Letter to Edward Partridge and Others, 10 December 1833
JS, Letter, , Kirtland Township, Geauga Co., OH, to , , , , , , and others, , Clay Co., MO, 10 Dec. 1833. Retained copy, [ca. 10 Dec. 1833], in JS Letterbook 1, pp. 70–75; handwriting of ; JS Collection, CHL. For more complete source information, see the source note for JS Letterbook 1.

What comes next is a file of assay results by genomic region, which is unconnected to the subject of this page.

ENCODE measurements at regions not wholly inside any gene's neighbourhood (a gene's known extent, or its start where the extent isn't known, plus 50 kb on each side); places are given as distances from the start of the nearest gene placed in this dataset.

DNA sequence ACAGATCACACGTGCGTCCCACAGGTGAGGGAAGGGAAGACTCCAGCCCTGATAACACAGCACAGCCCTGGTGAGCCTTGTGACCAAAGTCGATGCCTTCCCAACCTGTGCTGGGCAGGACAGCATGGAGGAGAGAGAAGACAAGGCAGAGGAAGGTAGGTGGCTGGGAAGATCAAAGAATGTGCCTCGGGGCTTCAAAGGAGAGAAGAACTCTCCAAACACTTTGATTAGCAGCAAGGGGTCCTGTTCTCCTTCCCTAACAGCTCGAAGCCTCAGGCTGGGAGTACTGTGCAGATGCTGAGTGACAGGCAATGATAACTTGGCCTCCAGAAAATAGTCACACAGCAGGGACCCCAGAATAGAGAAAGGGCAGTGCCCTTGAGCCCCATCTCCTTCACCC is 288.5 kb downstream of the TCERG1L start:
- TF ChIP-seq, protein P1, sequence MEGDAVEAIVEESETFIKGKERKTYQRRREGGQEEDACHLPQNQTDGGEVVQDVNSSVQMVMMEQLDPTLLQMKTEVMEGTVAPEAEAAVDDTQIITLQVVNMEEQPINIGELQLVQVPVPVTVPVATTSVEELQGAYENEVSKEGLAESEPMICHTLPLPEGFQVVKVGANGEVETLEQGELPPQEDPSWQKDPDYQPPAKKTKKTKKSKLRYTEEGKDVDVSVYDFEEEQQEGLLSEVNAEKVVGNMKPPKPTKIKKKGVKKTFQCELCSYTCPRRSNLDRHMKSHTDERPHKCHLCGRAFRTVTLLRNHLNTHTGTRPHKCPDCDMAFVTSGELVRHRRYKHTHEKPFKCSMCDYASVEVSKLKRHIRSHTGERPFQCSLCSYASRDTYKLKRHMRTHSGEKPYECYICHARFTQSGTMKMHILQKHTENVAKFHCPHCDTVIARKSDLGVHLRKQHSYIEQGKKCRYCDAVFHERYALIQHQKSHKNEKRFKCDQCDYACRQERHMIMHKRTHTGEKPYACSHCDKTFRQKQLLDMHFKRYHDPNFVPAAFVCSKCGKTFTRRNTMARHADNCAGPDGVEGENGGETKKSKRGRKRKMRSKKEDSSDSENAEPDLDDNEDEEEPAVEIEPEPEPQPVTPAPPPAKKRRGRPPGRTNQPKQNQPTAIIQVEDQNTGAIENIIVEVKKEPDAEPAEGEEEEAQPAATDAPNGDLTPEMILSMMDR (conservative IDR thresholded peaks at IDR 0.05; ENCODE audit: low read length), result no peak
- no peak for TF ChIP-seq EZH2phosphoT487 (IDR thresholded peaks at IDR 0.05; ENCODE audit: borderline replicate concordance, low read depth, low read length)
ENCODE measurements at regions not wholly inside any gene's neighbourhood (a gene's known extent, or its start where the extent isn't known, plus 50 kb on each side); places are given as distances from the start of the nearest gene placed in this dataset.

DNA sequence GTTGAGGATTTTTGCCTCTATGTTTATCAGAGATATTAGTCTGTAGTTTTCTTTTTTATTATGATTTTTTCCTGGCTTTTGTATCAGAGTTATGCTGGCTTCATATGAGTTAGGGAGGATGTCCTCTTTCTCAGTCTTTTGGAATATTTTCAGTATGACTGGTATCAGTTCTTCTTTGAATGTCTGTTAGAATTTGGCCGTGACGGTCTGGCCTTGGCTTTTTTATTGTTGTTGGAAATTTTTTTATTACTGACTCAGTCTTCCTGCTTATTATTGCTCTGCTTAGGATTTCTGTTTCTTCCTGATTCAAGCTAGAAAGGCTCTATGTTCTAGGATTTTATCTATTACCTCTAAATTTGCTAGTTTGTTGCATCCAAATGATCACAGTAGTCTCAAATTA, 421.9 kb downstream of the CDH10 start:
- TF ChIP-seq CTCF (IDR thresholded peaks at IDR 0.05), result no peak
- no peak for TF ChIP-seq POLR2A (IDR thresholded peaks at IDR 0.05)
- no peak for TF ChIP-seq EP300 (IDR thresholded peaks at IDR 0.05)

On 5 December 1833, JS responded to two letters: one written by on 6–7 November and one penned by to the editors of the Missouri Republican on 9 November. In his 5 December letter, JS sought clarification on the conflicting reports written by the two men concerning events in and requested more information. In mid-November, just after being expelled from , , Phelps, and wrote letters to JS that provided more details about the violence against church members in Missouri. JS received these letters on 10 December 1833 and on the same day wrote a letter, featured here, that responded to the more in-depth information his colleagues had sent him.